Magisterial Minus the Magisterium

The Presbyterian and Reformed tradition grew out of what is called the magisterial Reformation: the part of the Reformation that accepted and even called upon the civil government (magistrates…”magisterium”) to promote church reform in doctrine and practice.  While maintaining the emphasis on biblical doctrine and practice, American Presbyterianism represents a marked break from the magisterial Reformation in terms of the role of the civil magistrate.  In particular, the American version of the Westminster Confession of Faith consigns both the magistrate and the church to operate in their separate spheres, crossing over only in exceptional cases (e.g. public order, humble petitions).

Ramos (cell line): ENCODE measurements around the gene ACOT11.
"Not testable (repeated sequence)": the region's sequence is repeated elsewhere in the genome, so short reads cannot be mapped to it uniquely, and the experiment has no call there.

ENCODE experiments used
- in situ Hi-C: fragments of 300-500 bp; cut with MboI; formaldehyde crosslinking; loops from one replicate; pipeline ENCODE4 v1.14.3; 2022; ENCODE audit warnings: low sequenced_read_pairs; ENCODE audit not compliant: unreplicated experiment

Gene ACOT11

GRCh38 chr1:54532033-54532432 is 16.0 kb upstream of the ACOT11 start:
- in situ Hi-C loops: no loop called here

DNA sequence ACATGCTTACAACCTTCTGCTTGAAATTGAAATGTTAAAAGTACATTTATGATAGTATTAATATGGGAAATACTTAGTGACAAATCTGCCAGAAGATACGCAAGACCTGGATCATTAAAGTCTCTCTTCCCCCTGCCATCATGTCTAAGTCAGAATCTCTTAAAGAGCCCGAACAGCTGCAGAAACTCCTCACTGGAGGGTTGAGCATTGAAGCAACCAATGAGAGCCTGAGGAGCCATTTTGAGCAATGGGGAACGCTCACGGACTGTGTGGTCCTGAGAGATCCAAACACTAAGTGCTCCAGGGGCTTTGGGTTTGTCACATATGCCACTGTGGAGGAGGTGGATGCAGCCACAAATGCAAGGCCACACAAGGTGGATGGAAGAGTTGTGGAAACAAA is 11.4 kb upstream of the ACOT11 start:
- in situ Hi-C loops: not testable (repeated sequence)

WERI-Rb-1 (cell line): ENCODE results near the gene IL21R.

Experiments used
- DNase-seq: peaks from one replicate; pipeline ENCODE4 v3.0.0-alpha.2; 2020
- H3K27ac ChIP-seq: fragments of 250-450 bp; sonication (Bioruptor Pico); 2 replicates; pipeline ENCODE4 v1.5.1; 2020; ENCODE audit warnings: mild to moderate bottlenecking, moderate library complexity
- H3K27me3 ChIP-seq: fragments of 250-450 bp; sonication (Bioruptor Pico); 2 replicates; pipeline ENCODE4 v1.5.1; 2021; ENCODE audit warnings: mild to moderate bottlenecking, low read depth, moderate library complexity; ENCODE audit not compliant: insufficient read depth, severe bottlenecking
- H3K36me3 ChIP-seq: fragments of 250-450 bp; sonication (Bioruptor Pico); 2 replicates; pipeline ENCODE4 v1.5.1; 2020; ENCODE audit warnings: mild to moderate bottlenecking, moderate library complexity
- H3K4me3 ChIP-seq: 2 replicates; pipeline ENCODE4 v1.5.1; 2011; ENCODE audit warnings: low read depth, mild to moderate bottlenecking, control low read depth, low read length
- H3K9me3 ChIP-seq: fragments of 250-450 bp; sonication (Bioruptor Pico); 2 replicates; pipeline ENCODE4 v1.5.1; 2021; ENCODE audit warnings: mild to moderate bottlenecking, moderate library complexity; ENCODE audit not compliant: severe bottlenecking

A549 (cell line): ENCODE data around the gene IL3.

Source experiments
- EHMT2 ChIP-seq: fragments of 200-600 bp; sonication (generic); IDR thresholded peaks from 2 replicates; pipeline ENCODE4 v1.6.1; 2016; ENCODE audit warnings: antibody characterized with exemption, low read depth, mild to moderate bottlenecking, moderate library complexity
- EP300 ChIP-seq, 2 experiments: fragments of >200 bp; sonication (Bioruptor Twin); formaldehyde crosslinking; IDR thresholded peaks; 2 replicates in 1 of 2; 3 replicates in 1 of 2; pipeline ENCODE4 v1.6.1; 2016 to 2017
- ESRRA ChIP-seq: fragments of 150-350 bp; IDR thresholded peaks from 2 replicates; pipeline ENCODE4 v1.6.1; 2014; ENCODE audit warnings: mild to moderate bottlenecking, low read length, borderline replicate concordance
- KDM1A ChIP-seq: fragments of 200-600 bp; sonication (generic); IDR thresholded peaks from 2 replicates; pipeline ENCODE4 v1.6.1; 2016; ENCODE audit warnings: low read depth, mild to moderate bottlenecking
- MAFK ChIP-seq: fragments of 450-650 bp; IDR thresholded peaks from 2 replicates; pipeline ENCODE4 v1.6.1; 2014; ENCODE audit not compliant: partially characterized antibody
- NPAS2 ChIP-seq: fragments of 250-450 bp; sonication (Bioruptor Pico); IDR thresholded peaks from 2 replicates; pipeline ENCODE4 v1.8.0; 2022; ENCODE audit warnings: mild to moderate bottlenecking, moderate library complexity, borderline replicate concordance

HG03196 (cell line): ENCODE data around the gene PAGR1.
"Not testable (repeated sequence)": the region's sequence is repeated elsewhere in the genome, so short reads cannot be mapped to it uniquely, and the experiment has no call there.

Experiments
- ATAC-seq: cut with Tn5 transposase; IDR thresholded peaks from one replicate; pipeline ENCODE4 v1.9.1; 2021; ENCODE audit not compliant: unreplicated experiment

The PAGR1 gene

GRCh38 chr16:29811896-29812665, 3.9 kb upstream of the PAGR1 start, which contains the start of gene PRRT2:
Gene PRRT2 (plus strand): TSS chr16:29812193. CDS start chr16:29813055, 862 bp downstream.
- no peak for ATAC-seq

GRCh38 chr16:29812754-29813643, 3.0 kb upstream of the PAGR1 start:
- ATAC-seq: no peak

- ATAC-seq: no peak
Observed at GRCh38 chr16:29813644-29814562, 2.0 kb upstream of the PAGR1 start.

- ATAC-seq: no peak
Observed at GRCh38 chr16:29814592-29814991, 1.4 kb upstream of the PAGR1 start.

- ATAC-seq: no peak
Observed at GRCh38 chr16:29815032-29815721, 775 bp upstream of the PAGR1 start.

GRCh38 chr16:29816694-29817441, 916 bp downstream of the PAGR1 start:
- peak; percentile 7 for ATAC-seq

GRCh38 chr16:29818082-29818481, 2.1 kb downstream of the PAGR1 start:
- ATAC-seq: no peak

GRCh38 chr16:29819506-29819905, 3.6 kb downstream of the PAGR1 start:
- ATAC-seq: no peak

This central, although often overlooked, doctrine of American Presbyterianism lies at the heart of a book review by Dr. Darryl Hart.  In reviewing two books–one that baptizes the idea of a Christian empire, the other the American republic–Dr. Hart warns us not to baptize the regimes of those who are in authority over us.  There is only one kingdom of God, and they are not it.

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